Election 2017: How do people actually decide whom to vote for?
After weeks of political campaigning, the UK's electorate is about to be asked to choose a new government. But do people actually listen to politicians before deciding how to cast their vote?
The introduction of the Fixed-term Parliaments Act in 2011 was supposed to ensure that we all had five years to decide whom to vote for in a general election.
But on 19 April, Theresa May cut our thinking time short - bringing polling day forward three years and giving us just eight weeks to make up our minds.
For some of us, choosing which box to cross on the ballot paper is straightforward.
A sizeable, but shrinking, proportion of voters usually vote the same way election after election.
This deep emotional commitment used to be strongly related to social class.
In 1964, more than six out of 10 voters were either middle-class Tories or working-class Labour supporters.
But institutions such as churches, trade unions and social clubs no longer play such a central role in many people's lives and what might have been called traditional working-class jobs have declined.
Class is now a very poor predictor of how people will vote.
As a result, we have become much more individualistic in our political beliefs and are less likely to be "party people".
At the 1964 general election, about 48% of people said they identified with a party "very strongly". In 2015, this figure was 17%.
The Conservative and Labour parties still rely on loyalists to make up their core vote, but this dependable base has ebbed away.
In 1966 just 13% of voters switched parties between elections, but by the 2015 general election nearly 40% did so.
Given that more of us are changing our minds, what are the main influences?
The way the media frames the election and the twists and turns of the campaign plays a part, but other factors also shape our decision.
For example, the way that we respond to the promises we hear political parties make is influenced by our own beliefs and values.
Some US studies even suggest that as much as 40% of our political values are shaped by our genes.
They say we are predisposed towards one of two groups:
- those excited by and open to new experiences
- those who are more cautious and likely to preserve the status quo
In the US, these traits are associated with liberalism and conservatism respectively - typically left and right in the UK.
There is also a significant division among British voters between those who consider themselves socially liberal - often the young, university educated and those in professional jobs - and those who express more authoritarian views.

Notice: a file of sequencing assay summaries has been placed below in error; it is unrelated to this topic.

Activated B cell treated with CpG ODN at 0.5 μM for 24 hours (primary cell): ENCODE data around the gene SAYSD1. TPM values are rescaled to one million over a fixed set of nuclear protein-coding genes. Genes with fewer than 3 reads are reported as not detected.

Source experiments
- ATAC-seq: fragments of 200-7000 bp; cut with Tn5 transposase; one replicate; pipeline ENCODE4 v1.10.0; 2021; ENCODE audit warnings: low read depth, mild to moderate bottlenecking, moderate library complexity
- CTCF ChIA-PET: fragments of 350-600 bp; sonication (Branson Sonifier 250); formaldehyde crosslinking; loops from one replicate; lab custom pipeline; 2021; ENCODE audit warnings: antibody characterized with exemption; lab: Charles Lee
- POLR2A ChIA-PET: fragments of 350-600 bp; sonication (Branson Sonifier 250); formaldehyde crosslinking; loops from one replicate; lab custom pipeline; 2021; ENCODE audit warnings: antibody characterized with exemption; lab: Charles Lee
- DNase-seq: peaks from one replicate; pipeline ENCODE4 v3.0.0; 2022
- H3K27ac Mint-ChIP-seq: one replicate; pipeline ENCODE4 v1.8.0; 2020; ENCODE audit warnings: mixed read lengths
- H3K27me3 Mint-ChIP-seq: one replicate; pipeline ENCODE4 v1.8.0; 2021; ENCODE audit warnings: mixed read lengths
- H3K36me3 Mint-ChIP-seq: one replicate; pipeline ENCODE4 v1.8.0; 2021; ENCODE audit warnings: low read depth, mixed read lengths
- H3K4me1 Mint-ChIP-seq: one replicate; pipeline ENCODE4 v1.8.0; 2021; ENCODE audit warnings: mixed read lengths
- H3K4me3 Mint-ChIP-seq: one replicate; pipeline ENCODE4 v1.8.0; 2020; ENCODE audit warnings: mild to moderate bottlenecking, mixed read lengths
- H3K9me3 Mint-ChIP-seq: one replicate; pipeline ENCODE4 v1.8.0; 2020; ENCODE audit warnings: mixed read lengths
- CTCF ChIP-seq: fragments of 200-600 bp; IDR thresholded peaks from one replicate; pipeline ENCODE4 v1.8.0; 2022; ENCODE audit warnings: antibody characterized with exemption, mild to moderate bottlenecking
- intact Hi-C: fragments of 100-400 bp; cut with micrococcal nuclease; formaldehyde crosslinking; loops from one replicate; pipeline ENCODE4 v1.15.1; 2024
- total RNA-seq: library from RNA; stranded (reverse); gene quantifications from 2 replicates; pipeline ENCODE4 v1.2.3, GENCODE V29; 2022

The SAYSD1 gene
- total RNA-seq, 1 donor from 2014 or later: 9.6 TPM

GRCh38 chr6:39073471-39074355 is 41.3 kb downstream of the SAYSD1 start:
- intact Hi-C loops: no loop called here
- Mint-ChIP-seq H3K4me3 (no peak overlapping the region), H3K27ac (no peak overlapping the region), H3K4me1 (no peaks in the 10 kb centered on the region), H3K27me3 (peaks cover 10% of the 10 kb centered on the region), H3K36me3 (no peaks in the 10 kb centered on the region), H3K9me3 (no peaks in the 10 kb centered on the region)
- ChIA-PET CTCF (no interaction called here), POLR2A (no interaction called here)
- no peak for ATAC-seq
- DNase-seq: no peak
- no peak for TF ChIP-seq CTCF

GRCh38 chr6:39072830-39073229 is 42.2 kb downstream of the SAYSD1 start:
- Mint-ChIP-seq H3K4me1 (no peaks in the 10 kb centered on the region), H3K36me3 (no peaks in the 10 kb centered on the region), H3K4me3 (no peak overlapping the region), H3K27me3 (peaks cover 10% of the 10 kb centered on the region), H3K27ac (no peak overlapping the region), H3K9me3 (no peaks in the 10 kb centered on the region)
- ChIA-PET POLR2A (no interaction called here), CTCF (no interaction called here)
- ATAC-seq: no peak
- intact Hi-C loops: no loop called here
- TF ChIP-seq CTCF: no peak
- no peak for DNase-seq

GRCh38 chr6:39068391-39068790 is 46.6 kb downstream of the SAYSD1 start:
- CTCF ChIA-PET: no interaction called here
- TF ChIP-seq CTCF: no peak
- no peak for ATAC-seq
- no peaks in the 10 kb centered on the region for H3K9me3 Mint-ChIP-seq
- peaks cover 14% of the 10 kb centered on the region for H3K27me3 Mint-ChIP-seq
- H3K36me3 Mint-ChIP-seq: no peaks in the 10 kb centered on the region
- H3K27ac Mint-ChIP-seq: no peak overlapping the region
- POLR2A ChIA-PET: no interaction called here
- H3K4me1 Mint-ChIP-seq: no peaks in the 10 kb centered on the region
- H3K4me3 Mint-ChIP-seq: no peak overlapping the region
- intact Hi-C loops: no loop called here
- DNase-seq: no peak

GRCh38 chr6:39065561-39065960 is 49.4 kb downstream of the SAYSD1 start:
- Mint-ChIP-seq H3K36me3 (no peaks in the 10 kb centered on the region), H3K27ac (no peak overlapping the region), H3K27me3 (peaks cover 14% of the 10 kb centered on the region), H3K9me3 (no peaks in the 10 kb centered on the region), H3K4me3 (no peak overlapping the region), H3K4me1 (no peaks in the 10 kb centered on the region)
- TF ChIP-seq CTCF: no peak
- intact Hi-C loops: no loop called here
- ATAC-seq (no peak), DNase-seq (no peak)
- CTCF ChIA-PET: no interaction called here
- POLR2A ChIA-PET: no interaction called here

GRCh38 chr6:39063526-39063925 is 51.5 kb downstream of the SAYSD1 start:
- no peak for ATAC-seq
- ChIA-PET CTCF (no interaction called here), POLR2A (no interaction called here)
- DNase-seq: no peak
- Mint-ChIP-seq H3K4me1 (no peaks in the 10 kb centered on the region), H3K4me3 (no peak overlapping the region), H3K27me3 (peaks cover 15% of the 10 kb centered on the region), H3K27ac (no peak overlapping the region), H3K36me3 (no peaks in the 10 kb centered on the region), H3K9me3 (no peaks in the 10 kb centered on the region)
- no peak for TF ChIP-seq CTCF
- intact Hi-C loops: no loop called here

The role that social values play was brought into sharp relief by analysis of the Brexit vote.
Some research suggests that support for "authoritarian" policies such as bringing back the death penalty is much more closely associated with being pro-Brexit than with Remain.
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But although choosing the party that most closely reflects our values is important, whether or not we believe it can actually deliver on key issues might come first.
For example, voters might prioritise a strong economy or smoothly functioning NHS and judge the ability of the parties and their leaders to manage them effectively.
Famously, events shape our evaluations of parties' competence.
When Britain fell out of the Exchange Rate Mechanism, in 1992, the Conservative Party's reputation for sound economic management was damaged for more than a decade.
The 2008 financial crisis had a similar, if retrospective, effect on evaluations of Labour's economic competence.
At this election, it is Brexit that will be profoundly important to many voters - and whom they consider best placed to deliver a good result for Britain will have an enormous impact.
The recent terror attacks and how voters judge the parties' responses will also play a role.
Fear and anger
Emotions can also play a critical role in all of this.
How an issue or political party leaves us feeling can be just as important as how we judge policies and the abilities of leaders.
For example, following the 2010 general election, research among Labour voters suggested that those who were angry about the financial crisis were considerably more likely to switch their votes than those who were fearful.
This could be because anger motivates us to remove the threat whereas fear tends to make us cautious and more likely to stick with what we know.
It is also worth remembering that while we tend to focus on the national campaign, general elections are in fact a series of 650 local contests.
In our first-past-the-post electoral system, some people will cast a tactical vote.
In 2015, for example, 7% of voters questioned by the British Election Study said they did not vote for their preferred party because they felt it had no chance of winning.
In the UK, we mostly vote on the basis of party, but the characteristics of the candidate can influence us too.
More attractive candidates have been shown to have an advantage over their less attractive rivals.
And in my own research I have seen that some voters place more emphasis on candidates' local connections than their sex, age or education.
It has even been suggested that among undecided voters the order of name on the ballot paper can be a factor, with US research suggesting the top candidate can gain up to three percentage points - enough to swing a tight race.
Finally, a central element of deciding how to vote is whether to turn up to the polling station at all.
Opinion polls early in this campaign that suggested an inevitable Conservative landslide could have convinced some people that their vote was irrelevant.
Some more recent polls, which suggest a tighter race, could lead more people into the polling booths.
About this piece
This analysis piece was commissioned by the BBC from an expert working for an outside organisation.